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Young Anishinaabe singer-songwriter Ali Fontaine firmly rooted locally while thinking globally

Consciously connecting

'I’m happy with where I am right now,' says Ali Fontaine.

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'I’m happy with where I am right now,' says Ali Fontaine.

Hey there, time traveller!
This article was published 19/8/2015 (1217 days ago), so information in it may no longer be current.

It is easy to forget Ali Fontaine is only 21 years old. The Anishinaabe singer-songwriter has accomplished an incredible amount in her short career — she released two albums before the age of 20, picked up a ton of awards (including the Aboriginal Peoples Choice Music Awards for Most Outstanding Manitoban in 2011 and Female Entertainer of the Year in 2012) and is already hard at work on her third record.

Fontaine will be performing Friday afternoon at the Austin Street Festival as part of Aboriginal Music Week — the annual music festival with a focus on indigenous artists started Aug. 18 and runs until Aug. 22 — and as someone who is very involved in the indigenous community, she couldn’t be more pleased to be involved.

“Aboriginal Music Week is just great opportunity for aboriginal artists to associate with each other and for their music to be heard,” says Fontaine. “It’s really nice, because we have people from all different communities coming out and they get to be exposed to it, so I’m glad I get to be a part of it this year.”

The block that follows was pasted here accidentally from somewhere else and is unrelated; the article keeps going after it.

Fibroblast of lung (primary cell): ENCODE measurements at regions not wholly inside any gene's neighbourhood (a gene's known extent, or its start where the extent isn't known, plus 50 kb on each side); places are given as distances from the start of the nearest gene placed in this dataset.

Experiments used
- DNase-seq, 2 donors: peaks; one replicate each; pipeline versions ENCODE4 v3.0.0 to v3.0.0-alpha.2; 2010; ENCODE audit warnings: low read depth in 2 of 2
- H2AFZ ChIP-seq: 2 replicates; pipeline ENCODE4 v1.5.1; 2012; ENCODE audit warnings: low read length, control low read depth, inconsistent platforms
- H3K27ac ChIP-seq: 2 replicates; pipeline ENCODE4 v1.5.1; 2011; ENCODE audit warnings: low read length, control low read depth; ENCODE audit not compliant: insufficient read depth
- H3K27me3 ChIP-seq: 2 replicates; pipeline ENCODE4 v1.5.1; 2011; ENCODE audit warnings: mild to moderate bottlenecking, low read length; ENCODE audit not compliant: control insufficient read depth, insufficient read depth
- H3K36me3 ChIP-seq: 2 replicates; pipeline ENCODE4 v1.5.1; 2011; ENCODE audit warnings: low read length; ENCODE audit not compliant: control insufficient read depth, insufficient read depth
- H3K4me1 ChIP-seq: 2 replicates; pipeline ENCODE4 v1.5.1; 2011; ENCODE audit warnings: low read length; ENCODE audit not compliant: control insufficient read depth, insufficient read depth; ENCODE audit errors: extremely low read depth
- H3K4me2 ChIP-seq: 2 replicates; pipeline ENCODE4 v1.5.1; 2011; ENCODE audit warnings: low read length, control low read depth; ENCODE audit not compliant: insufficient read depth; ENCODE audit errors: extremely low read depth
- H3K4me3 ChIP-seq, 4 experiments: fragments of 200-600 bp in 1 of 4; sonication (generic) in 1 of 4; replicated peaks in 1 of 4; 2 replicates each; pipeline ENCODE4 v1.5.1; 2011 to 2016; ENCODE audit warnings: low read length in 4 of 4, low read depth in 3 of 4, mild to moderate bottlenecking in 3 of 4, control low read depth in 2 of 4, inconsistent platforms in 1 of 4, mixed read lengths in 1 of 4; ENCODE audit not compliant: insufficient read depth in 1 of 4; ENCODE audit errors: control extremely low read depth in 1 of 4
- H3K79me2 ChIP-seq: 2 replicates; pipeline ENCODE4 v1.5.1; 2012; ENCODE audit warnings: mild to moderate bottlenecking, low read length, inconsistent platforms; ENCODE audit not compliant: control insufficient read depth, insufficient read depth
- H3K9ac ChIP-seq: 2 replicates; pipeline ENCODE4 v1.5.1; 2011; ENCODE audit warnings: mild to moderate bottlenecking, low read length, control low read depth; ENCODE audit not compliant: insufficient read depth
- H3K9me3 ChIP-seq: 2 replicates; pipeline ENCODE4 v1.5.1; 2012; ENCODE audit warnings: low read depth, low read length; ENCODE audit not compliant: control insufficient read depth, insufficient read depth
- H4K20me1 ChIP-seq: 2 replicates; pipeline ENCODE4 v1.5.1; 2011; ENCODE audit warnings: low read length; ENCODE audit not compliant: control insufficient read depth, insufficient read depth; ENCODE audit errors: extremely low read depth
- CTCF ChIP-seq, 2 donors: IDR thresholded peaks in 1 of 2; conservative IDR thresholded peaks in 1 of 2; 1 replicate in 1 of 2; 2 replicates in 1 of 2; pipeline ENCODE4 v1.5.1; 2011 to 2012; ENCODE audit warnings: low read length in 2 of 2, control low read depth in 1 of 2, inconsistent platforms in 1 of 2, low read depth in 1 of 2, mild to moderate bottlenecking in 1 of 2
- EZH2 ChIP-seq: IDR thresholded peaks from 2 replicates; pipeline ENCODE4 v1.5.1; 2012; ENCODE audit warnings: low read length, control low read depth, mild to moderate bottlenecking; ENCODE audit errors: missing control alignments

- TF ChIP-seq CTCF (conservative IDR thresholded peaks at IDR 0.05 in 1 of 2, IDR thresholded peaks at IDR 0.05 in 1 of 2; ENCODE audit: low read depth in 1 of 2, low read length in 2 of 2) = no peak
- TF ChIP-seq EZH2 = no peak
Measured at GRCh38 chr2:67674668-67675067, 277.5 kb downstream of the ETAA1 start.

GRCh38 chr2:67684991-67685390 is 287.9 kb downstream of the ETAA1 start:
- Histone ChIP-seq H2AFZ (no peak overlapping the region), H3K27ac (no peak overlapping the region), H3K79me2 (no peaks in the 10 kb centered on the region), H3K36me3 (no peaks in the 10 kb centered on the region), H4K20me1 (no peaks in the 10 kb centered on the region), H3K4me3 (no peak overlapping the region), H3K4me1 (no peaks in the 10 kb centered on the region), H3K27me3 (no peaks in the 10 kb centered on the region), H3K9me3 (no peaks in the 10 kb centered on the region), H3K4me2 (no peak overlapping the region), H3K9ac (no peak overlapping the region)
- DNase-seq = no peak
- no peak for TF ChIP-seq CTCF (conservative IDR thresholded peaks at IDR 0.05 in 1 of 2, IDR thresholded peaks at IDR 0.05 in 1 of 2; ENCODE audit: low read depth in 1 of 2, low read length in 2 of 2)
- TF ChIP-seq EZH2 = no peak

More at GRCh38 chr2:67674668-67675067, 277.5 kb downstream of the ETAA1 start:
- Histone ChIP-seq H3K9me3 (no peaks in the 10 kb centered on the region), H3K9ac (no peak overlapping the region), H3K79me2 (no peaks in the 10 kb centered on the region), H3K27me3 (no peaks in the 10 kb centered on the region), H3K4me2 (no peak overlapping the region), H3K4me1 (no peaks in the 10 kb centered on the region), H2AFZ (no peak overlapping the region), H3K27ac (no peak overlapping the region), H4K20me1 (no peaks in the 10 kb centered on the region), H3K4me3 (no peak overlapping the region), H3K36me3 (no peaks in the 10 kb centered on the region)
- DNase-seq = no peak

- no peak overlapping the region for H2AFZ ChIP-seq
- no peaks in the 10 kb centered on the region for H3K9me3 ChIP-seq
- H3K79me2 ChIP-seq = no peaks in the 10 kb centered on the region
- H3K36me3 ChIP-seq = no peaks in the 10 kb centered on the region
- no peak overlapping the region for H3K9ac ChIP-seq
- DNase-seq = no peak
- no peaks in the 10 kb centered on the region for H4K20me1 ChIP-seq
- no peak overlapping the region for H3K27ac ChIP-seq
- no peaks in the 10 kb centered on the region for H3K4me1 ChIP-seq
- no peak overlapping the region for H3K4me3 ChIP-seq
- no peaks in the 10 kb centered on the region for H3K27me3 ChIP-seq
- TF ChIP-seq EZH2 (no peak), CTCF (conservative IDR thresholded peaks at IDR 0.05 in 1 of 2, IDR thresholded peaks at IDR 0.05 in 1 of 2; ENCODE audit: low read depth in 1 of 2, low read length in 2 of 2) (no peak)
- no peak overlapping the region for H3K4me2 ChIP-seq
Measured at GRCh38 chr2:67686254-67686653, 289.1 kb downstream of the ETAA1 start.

Fontaine’s recent single, Free, released in July, is the first new music she’s put out in a couple of years, but don’t be fooled into thinking she’s been kicking back and relaxing. She recently moved to Winnipeg from her home on Sagkeeng First Nation in order to attend the University of Winnipeg to begin work on a bachelor of arts in indigenous studies. She is also actively involved as a mentor for the Broadway Neighbourhood Centre, a non-profit organization that provides recreational, social, health, educational and employment training programs and services to people of all ages.

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Hey there, time traveller!
This article was published 19/8/2015 (1217 days ago), so information in it may no longer be current.

It is easy to forget Ali Fontaine is only 21 years old. The Anishinaabe singer-songwriter has accomplished an incredible amount in her short career — she released two albums before the age of 20, picked up a ton of awards (including the Aboriginal Peoples Choice Music Awards for Most Outstanding Manitoban in 2011 and Female Entertainer of the Year in 2012) and is already hard at work on her third record.

Fontaine will be performing Friday afternoon at the Austin Street Festival as part of Aboriginal Music Week — the annual music festival with a focus on indigenous artists started Aug. 18 and runs until Aug. 22 — and as someone who is very involved in the indigenous community, she couldn’t be more pleased to be involved.

"Aboriginal Music Week is just great opportunity for aboriginal artists to associate with each other and for their music to be heard," says Fontaine. "It’s really nice, because we have people from all different communities coming out and they get to be exposed to it, so I’m glad I get to be a part of it this year."